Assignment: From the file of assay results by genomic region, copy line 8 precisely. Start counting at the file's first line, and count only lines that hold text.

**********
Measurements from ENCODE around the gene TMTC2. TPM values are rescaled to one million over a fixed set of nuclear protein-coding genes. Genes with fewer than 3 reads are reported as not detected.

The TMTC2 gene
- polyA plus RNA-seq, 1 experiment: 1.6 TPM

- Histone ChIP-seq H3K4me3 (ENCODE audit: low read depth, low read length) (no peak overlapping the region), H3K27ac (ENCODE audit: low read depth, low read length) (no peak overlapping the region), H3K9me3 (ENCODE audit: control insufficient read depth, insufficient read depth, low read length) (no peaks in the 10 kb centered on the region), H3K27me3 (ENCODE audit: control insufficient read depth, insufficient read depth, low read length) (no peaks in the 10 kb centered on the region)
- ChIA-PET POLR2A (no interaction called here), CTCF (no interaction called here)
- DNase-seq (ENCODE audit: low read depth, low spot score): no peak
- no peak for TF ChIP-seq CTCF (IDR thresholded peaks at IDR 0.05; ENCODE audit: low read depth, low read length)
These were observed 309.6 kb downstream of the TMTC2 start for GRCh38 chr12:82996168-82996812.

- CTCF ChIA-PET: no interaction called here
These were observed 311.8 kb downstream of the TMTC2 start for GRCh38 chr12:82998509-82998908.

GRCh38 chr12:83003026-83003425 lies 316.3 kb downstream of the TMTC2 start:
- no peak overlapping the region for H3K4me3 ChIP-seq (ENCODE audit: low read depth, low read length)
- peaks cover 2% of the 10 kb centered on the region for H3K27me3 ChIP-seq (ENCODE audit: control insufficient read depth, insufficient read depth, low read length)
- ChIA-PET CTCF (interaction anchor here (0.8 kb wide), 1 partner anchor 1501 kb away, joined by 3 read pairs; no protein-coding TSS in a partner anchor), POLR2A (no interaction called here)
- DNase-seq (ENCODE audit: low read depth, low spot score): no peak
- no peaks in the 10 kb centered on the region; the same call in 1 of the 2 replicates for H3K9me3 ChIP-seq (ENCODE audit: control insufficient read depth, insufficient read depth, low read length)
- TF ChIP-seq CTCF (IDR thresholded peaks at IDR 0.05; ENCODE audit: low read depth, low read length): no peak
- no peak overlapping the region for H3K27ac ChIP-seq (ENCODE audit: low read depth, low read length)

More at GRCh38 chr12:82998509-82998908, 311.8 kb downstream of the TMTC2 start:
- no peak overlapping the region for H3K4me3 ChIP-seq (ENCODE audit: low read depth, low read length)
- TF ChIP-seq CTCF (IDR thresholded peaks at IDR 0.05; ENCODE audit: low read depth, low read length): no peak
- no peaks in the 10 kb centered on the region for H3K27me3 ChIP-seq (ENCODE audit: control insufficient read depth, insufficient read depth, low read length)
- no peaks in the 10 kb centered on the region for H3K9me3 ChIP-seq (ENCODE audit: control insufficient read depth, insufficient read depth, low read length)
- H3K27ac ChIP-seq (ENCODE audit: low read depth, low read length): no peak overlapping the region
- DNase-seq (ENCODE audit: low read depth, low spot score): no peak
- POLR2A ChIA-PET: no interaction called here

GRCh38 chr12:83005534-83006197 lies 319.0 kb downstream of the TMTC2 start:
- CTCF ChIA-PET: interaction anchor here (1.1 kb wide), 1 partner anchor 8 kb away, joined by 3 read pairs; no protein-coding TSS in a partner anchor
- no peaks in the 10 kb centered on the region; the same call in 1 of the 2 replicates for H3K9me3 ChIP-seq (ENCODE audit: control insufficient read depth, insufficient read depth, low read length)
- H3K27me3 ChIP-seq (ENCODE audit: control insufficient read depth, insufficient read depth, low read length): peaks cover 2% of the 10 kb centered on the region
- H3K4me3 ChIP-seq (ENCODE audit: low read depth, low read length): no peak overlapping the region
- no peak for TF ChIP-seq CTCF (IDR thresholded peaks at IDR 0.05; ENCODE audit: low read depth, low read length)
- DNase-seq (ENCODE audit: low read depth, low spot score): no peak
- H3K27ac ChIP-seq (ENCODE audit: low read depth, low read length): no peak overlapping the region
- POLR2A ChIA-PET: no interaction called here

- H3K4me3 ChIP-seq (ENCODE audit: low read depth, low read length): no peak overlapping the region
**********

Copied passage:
These were observed 309.6 kb downstream of the TMTC2 start for GRCh38 chr12:82996168-82996812.